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Experts discuss the risks of remote working  

Experts discuss the risks of remote working  

Industry ExpertInsightsNetworkingWorkforce Management

Over the last two years, SMEs have seen a significant shift as many moved to remote working. However, with that comes increased cyber-risks. We spoke to three experts about how remote working has impacted SMEs and how they can combat these cyberthreats.  

Surya Varanasi, CTO, StorCentric  

Small and medium enterprises (SMEs) faced similar challenges as their large enterprise counterparts when the pandemic shut down much of the world’s economy and employees were sent home virtually overnight. Many SME businesses failed for reasons such as consumers staying home, supply chain issues and the unbearable weight of brick-and-mortar overhead obligations. While others that had the option to do so, simply were unable to successfully transition to remote work as they didn’t have the IT infrastructure or expertise in place to enable its success. However, for those SMEs that were able to pivot and recognise that secure, efficient (i.e., fast and easy) and cost-effective data access – for both employees and customers – had to become the number one priority, they not only survived but thrived.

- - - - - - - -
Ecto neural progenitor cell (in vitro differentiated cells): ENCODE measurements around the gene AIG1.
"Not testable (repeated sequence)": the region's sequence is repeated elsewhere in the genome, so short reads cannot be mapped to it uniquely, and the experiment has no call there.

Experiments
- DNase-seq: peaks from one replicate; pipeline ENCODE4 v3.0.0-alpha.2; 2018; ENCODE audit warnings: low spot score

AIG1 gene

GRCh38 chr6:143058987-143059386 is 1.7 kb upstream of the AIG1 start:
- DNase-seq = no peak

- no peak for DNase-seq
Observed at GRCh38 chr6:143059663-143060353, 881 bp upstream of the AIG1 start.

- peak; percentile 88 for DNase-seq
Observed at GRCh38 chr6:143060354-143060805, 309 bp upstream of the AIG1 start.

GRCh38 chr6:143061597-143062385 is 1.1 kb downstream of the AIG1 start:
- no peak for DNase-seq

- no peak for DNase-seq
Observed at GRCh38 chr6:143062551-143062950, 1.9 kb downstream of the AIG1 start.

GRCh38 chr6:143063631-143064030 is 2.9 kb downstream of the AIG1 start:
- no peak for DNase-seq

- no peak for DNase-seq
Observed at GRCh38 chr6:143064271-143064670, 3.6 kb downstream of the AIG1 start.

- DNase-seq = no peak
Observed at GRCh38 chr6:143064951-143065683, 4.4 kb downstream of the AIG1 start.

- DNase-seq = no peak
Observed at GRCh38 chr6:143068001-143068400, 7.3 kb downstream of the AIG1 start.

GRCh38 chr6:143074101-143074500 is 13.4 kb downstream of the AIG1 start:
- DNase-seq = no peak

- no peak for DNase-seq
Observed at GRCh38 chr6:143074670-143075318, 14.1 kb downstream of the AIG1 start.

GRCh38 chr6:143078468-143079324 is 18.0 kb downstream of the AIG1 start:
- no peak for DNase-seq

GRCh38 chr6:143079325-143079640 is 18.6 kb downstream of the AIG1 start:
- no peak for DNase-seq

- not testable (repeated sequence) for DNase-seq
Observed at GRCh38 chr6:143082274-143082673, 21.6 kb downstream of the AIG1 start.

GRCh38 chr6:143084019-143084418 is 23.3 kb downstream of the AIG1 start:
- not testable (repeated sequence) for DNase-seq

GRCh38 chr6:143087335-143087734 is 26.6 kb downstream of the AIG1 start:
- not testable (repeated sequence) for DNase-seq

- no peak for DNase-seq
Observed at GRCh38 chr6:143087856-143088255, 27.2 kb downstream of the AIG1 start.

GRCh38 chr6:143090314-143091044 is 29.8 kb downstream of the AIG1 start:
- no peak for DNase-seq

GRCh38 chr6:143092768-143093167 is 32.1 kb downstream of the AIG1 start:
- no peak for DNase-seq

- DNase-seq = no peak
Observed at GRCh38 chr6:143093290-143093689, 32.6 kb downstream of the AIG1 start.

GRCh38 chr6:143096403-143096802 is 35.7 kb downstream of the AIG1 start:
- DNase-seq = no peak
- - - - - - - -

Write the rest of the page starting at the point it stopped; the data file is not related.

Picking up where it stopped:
For these successful SMEs, cybersecurity has and continues to be a top priority. They know that while large enterprise data breaches make headlines, SMEs are getting successfully hacked in equal if not greater numbers. During the rise of the pandemic, smart SMEs recognised the necessity of layered defences that started with powerful passwords, enlisted safe and secure Software-Defined Perimeters (SDP), leveraged security protection and anomaly detection solutions and continued with Unbreakable Backup.  

As backup has become today’s cybercriminals’ first target via ransomware and other malware – an Unbreakable Backup solution provides SMEs with two of the most difficult hurdles for cybercriminals to overcome – immutable snapshots and object locking.  

Immutable snapshots are by default, write-once-read-many (WORM) but now some vendors have added features like encryption where the encryption keys are in an entirely different location than the data backup copies. And then to further fortify the backup and thwart would-be internal and external criminals, with object locking layered on top of that, data cannot be deleted or overwritten for a fixed time, or even indefinitely. 

Still, many  SMEs continue to struggle today. While some do require more traditional ‘street-side’ face-to-face contact, others have simply been unable to break the mould and truly lean into the business and employee benefits that are aligned with a work from anywhere environment. Of course, countless others are flourishing because of their doing so. By fully embracing the new remote work technology and methodologies adopted during the pandemic, these SMEs have been able to drive competitive advantage, unlock new business opportunities, decrease costs and dramatically increase revenue in what has become and will likely stay our new normal into the foreseeable future.